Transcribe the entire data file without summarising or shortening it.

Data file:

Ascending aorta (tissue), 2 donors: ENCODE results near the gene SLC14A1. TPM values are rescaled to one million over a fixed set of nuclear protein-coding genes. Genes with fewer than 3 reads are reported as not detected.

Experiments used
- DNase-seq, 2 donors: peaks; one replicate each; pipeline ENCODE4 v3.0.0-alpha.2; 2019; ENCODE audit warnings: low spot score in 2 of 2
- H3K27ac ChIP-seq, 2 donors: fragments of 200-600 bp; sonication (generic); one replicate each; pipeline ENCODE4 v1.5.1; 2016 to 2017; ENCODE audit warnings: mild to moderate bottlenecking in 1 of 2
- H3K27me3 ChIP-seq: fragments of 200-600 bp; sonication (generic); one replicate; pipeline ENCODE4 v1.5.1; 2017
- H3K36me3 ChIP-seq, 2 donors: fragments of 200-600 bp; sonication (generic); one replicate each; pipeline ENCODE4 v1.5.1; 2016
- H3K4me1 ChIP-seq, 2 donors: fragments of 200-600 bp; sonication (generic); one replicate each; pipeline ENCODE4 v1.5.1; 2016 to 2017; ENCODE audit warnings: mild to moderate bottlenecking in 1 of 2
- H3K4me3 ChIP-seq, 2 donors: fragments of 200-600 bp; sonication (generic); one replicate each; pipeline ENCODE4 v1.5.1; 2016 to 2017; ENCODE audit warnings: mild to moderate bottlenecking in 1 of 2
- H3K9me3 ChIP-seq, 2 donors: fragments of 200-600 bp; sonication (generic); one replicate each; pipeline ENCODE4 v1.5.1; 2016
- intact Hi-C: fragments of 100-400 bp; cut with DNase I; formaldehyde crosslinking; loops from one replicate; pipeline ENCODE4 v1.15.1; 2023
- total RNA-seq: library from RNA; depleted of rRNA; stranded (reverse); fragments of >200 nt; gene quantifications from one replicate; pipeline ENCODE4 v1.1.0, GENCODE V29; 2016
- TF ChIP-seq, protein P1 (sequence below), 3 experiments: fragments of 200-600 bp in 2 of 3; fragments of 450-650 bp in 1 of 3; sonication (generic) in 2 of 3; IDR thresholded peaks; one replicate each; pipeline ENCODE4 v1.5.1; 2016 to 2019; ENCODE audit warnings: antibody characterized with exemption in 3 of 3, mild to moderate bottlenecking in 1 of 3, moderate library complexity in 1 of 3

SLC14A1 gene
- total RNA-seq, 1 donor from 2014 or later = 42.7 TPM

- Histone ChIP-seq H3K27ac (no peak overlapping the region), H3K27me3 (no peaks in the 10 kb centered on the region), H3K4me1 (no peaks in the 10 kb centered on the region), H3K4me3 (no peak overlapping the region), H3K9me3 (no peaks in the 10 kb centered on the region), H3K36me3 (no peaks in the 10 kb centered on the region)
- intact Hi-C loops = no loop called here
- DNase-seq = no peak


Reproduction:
Ascending aorta (tissue), 2 donors: ENCODE results near the gene SLC14A1. TPM values are rescaled to one million over a fixed set of nuclear protein-coding genes. Genes with fewer than 3 reads are reported as not detected.

Experiments used
- DNase-seq, 2 donors: peaks; one replicate each; pipeline ENCODE4 v3.0.0-alpha.2; 2019; ENCODE audit warnings: low spot score in 2 of 2
- H3K27ac ChIP-seq, 2 donors: fragments of 200-600 bp; sonication (generic); one replicate each; pipeline ENCODE4 v1.5.1; 2016 to 2017; ENCODE audit warnings: mild to moderate bottlenecking in 1 of 2
- H3K27me3 ChIP-seq: fragments of 200-600 bp; sonication (generic); one replicate; pipeline ENCODE4 v1.5.1; 2017
- H3K36me3 ChIP-seq, 2 donors: fragments of 200-600 bp; sonication (generic); one replicate each; pipeline ENCODE4 v1.5.1; 2016
- H3K4me1 ChIP-seq, 2 donors: fragments of 200-600 bp; sonication (generic); one replicate each; pipeline ENCODE4 v1.5.1; 2016 to 2017; ENCODE audit warnings: mild to moderate bottlenecking in 1 of 2
- H3K4me3 ChIP-seq, 2 donors: fragments of 200-600 bp; sonication (generic); one replicate each; pipeline ENCODE4 v1.5.1; 2016 to 2017; ENCODE audit warnings: mild to moderate bottlenecking in 1 of 2
- H3K9me3 ChIP-seq, 2 donors: fragments of 200-600 bp; sonication (generic); one replicate each; pipeline ENCODE4 v1.5.1; 2016
- intact Hi-C: fragments of 100-400 bp; cut with DNase I; formaldehyde crosslinking; loops from one replicate; pipeline ENCODE4 v1.15.1; 2023
- total RNA-seq: library from RNA; depleted of rRNA; stranded (reverse); fragments of >200 nt; gene quantifications from one replicate; pipeline ENCODE4 v1.1.0, GENCODE V29; 2016
- TF ChIP-seq, protein P1 (sequence below), 3 experiments: fragments of 200-600 bp in 2 of 3; fragments of 450-650 bp in 1 of 3; sonication (generic) in 2 of 3; IDR thresholded peaks; one replicate each; pipeline ENCODE4 v1.5.1; 2016 to 2019; ENCODE audit warnings: antibody characterized with exemption in 3 of 3, mild to moderate bottlenecking in 1 of 3, moderate library complexity in 1 of 3

SLC14A1 gene
- total RNA-seq, 1 donor from 2014 or later = 42.7 TPM

- Histone ChIP-seq H3K27ac (no peak overlapping the region), H3K27me3 (no peaks in the 10 kb centered on the region), H3K4me1 (no peaks in the 10 kb centered on the region), H3K4me3 (no peak overlapping the region), H3K9me3 (no peaks in the 10 kb centered on the region), H3K36me3 (no peaks in the 10 kb centered on the region)
- intact Hi-C loops = no loop called here
- DNase-seq = no peak